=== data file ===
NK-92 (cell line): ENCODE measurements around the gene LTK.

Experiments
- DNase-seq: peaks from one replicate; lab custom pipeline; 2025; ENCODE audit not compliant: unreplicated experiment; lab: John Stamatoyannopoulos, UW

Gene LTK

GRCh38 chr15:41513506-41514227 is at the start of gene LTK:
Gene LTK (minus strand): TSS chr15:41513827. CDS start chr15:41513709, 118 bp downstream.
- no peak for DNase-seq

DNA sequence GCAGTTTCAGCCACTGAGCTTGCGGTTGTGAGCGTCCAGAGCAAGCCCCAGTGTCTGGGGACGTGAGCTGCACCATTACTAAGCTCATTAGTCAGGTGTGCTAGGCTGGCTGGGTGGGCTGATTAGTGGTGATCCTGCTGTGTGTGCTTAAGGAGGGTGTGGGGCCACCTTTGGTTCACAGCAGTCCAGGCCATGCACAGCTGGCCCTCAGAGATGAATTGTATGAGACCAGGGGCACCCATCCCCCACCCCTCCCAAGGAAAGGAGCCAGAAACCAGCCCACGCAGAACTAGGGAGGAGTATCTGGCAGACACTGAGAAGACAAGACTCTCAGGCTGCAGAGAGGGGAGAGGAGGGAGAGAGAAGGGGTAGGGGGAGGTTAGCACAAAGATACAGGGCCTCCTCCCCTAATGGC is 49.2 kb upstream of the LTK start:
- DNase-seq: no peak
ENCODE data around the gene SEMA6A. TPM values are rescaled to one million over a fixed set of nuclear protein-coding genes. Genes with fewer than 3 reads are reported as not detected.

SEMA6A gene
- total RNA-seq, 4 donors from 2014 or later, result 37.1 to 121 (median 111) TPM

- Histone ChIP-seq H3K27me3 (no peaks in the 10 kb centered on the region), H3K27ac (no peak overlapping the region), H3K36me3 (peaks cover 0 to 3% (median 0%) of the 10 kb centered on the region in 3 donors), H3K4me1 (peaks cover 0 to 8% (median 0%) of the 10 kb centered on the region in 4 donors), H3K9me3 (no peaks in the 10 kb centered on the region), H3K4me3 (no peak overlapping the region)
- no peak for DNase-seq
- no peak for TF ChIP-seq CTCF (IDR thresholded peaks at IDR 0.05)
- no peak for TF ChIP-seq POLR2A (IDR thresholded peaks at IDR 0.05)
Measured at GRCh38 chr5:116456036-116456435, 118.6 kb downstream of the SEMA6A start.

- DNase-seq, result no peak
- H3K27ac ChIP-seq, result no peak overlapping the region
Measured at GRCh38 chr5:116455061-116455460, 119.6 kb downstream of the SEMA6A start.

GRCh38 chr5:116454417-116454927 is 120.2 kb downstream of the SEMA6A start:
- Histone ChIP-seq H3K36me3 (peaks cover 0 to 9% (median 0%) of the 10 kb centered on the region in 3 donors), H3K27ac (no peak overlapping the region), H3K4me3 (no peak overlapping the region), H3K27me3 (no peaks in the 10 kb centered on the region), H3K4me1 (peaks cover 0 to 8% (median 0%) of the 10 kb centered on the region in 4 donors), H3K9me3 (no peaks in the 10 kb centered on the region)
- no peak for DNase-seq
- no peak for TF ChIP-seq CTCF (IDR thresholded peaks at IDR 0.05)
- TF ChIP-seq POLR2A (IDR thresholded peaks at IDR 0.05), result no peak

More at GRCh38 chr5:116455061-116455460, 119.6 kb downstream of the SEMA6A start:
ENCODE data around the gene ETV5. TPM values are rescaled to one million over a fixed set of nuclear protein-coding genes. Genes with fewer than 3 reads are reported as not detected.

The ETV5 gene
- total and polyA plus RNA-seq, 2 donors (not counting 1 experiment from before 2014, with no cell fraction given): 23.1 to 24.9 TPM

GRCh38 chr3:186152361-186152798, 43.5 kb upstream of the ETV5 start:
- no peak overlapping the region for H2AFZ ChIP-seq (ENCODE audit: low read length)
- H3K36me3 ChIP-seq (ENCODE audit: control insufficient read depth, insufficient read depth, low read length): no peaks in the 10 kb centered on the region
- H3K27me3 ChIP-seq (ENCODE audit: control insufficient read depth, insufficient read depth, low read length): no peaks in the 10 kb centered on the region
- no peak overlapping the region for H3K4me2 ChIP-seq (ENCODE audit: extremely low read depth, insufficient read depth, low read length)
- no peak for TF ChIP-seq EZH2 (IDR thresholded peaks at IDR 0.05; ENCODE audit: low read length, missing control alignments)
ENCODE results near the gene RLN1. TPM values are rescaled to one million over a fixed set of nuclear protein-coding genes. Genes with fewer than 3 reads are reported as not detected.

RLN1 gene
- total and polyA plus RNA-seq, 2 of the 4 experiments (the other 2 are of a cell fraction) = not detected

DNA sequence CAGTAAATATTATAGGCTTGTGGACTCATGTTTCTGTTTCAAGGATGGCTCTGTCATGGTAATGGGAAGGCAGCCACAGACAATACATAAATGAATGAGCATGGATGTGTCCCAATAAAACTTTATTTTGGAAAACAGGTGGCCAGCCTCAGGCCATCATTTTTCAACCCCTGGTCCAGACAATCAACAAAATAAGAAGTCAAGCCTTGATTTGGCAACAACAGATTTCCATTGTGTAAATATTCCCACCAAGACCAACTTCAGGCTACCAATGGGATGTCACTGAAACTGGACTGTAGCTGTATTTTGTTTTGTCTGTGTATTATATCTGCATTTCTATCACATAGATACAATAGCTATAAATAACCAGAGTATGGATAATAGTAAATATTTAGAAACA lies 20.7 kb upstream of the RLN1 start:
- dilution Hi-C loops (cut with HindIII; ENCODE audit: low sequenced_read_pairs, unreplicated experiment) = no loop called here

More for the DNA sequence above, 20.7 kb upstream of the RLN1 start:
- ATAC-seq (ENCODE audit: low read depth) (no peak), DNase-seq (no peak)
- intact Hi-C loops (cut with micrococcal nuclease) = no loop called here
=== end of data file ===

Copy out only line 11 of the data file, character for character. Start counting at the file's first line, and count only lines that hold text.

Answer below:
SEMA6A gene